trails and 20 lifts. The majority of its trails

(57%) are rated as the most difficult. Keystone

is well-known for being a family-friendly resort

and for its awesome night skiing. In addition to

skiing and riding, Keystone boasts an incredible

spa, daily activities for kids at Kidtopia, snowcat

tours, sleigh rides, and much more.

Thanks to Breckenridge’s central location, there are a number of incredible destinations

within a short shuttle ride away. So, get out there and explore. You’re

bound to discover something amazing on your adventures!

ARAPAHOE BASIN: Arapahoe Basin has

the highest skiable terrain in North America

with a summit elevation of more than

13,000 feet above sea level. Of its 109

trails, 60% are rated as advanced or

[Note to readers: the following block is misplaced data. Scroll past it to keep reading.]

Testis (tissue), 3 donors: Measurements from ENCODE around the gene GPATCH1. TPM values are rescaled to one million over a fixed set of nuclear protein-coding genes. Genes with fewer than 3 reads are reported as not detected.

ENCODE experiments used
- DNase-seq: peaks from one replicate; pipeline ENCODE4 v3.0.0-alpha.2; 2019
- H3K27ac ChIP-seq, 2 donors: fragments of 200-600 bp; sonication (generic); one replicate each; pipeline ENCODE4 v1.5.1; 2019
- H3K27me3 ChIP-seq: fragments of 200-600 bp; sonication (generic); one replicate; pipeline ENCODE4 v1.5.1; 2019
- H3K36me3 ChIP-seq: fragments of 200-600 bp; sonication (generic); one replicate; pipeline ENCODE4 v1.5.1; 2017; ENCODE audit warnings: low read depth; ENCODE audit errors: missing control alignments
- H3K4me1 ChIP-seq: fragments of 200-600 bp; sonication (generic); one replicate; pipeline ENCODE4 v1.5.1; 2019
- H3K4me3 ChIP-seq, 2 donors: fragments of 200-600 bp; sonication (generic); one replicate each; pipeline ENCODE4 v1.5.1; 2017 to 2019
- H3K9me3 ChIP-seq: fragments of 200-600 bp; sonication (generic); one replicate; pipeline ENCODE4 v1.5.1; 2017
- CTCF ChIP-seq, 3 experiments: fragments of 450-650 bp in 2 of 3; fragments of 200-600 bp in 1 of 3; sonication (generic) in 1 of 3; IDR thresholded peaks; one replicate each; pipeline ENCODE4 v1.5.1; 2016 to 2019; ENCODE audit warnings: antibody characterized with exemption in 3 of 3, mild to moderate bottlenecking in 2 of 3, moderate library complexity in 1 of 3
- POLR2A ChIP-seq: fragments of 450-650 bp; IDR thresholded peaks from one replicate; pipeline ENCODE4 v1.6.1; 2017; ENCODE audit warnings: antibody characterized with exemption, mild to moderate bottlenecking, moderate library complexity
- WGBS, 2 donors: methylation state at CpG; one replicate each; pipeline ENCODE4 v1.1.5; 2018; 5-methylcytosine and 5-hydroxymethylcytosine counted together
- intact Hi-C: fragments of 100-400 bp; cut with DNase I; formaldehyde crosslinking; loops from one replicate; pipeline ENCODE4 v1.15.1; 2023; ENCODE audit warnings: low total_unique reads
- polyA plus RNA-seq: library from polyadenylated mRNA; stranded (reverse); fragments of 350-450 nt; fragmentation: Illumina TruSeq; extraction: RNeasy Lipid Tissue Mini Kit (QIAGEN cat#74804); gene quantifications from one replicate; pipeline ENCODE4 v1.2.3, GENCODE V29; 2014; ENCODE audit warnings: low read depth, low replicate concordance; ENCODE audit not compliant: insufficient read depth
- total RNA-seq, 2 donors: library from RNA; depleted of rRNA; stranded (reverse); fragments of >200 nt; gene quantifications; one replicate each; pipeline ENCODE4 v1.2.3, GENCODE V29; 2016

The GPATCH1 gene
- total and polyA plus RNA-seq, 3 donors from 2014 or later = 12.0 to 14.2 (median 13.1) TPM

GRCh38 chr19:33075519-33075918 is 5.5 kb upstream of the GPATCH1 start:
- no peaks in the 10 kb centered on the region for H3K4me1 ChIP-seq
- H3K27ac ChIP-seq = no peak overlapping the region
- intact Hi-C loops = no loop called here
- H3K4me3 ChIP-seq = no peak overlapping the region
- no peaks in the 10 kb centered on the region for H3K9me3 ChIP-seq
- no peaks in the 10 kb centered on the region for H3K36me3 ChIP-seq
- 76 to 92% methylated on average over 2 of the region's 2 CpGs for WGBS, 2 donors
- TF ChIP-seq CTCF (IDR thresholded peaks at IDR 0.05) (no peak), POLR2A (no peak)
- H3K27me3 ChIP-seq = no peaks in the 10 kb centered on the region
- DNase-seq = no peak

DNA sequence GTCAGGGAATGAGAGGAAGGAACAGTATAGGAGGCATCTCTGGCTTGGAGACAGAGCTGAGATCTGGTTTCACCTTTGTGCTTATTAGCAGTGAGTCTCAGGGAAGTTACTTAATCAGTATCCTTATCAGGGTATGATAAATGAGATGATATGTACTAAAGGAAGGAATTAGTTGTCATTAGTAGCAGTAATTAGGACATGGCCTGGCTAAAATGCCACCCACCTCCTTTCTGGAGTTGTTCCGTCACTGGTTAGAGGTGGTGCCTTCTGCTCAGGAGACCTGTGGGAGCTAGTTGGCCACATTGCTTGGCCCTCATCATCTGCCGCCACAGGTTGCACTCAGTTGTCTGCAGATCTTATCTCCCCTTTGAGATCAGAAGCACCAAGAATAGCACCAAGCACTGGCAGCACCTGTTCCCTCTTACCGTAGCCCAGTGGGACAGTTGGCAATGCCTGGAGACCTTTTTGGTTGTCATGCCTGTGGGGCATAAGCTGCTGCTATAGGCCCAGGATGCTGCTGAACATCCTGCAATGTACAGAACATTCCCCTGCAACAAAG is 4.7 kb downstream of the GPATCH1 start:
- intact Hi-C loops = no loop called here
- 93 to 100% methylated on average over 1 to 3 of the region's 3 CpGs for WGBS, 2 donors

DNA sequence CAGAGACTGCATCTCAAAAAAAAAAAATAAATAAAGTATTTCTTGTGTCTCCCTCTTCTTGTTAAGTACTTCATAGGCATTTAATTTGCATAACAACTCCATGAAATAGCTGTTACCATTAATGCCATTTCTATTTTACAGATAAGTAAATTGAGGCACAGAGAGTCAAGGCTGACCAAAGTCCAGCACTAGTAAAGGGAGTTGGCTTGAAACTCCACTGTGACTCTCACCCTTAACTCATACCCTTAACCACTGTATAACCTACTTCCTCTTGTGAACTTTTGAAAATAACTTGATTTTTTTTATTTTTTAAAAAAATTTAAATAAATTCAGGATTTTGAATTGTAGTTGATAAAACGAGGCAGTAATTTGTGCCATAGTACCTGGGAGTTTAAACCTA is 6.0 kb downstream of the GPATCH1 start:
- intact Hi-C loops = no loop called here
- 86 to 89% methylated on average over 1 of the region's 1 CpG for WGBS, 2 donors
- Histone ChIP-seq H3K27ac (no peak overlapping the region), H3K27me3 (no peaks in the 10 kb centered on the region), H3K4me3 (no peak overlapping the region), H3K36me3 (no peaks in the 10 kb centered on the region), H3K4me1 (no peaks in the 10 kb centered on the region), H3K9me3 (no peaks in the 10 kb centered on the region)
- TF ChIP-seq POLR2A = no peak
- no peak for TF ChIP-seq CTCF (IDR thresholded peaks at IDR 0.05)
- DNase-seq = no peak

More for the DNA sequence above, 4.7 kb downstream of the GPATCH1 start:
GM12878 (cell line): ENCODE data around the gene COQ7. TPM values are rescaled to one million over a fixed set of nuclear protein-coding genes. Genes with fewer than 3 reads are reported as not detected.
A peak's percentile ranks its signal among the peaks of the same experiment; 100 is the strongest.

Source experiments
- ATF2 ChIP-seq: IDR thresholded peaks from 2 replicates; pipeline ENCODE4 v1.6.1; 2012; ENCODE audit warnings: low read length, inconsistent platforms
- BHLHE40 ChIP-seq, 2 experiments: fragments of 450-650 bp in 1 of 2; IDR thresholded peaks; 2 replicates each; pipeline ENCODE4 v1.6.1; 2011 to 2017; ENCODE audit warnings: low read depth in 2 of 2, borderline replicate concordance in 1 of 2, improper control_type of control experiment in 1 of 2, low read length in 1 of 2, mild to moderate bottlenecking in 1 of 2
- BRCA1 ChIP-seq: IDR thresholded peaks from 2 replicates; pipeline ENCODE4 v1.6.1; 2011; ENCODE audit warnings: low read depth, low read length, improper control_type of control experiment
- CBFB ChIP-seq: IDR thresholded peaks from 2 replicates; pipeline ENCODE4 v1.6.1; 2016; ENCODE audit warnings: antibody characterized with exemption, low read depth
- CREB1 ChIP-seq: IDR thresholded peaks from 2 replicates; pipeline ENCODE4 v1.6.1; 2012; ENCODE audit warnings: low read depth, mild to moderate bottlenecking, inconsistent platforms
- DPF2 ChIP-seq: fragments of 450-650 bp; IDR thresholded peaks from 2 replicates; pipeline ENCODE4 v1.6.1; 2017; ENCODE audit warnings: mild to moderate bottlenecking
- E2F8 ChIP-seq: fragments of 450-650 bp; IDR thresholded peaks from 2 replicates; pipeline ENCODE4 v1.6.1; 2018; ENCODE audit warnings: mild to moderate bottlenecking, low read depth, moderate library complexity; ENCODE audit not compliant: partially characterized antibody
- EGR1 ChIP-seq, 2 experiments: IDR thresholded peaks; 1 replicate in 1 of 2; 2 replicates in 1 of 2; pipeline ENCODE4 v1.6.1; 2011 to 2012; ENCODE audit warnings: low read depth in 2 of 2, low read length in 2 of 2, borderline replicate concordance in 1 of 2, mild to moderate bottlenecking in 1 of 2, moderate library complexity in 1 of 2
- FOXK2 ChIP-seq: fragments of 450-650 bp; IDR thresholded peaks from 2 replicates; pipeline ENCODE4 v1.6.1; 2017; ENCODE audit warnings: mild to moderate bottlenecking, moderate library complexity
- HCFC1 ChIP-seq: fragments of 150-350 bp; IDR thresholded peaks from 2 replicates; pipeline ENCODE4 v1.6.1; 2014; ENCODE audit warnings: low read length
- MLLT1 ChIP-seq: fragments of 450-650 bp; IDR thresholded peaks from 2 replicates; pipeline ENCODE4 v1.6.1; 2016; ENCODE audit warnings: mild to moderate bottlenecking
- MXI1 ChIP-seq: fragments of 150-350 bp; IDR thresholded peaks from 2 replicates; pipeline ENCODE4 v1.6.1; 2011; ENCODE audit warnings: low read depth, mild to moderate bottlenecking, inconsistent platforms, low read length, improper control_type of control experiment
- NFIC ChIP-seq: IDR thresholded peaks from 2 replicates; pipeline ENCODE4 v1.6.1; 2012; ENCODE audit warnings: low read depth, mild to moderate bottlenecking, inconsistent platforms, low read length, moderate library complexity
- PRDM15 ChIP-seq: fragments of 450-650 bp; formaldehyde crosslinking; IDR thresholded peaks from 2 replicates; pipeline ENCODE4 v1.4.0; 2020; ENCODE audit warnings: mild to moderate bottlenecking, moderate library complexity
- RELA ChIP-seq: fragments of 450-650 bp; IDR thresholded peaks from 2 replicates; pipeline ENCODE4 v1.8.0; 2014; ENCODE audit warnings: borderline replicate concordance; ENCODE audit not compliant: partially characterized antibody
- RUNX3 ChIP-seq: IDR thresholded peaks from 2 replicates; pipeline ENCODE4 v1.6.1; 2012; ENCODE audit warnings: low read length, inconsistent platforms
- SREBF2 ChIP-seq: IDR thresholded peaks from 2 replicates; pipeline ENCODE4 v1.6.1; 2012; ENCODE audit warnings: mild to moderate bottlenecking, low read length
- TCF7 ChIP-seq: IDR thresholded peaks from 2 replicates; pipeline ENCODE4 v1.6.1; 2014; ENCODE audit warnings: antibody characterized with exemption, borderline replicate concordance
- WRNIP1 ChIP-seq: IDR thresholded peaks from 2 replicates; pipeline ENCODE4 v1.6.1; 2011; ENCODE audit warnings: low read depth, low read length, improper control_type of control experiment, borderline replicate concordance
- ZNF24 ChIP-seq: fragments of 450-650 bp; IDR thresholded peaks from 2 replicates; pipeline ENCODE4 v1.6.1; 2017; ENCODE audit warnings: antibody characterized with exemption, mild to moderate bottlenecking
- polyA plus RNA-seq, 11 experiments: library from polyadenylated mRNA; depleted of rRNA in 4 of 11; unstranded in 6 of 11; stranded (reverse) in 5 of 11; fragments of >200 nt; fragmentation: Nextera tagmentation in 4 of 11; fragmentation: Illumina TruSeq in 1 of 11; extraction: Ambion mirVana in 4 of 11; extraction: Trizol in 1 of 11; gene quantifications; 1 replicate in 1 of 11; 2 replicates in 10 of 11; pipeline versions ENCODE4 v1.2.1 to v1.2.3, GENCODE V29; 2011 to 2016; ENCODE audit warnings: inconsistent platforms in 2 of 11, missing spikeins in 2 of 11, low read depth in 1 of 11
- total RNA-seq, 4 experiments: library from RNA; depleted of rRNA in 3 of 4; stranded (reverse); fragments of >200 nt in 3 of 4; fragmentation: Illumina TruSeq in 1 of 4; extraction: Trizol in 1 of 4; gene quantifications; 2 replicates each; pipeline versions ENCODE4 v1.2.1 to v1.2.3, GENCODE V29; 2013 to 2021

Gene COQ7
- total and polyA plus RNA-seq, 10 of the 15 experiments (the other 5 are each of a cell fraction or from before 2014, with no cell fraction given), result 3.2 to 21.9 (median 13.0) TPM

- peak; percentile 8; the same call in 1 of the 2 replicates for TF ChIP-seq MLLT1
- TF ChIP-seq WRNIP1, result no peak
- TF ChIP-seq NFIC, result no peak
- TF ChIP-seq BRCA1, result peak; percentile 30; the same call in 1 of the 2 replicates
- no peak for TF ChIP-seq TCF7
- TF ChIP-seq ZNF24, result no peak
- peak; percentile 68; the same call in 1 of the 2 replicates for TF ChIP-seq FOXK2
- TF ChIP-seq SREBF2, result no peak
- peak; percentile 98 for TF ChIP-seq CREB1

expert. There are 960 skiable acres and

the resort receives an average of 350

inches of snow per year. It’s accessible

via the Summit Stage bus and it has the

longest ski and ride season, sometimes

with Closing Day happening in June.

VAIL: If you want to spend some time in

Vail, a number of private shuttles are

available. Vail is the largest ski resort in

Colorado with 5,289 skiable acres. It has

193 trails and it receives an average of

354 inches of snow every year. In addition

to great skiing, Vail is also well-known

for its world-class shopping and dining

options. The base areas are bustling,

beautiful, and full of fun opportunities for

every member of your group.

BEAVER CREEK: Beaver Creek is located

west of Vail and is also accessible via

private shuttle. It has 1,832 skiable acres

and 150 trails, 64% of which are rated as

either intermediate or advanced. The

resort receives an average of 325 inches

of annual snowfall. The base areas features

a number of upscale boutiques and

gourmet restaurants. And, as an added

bonus, the resort serves free chocolate

chip cookies every day at 3 p.m.


For lodging options, give us a call at: 866-213-0547

or check out our site: BreckenridgeLodging.com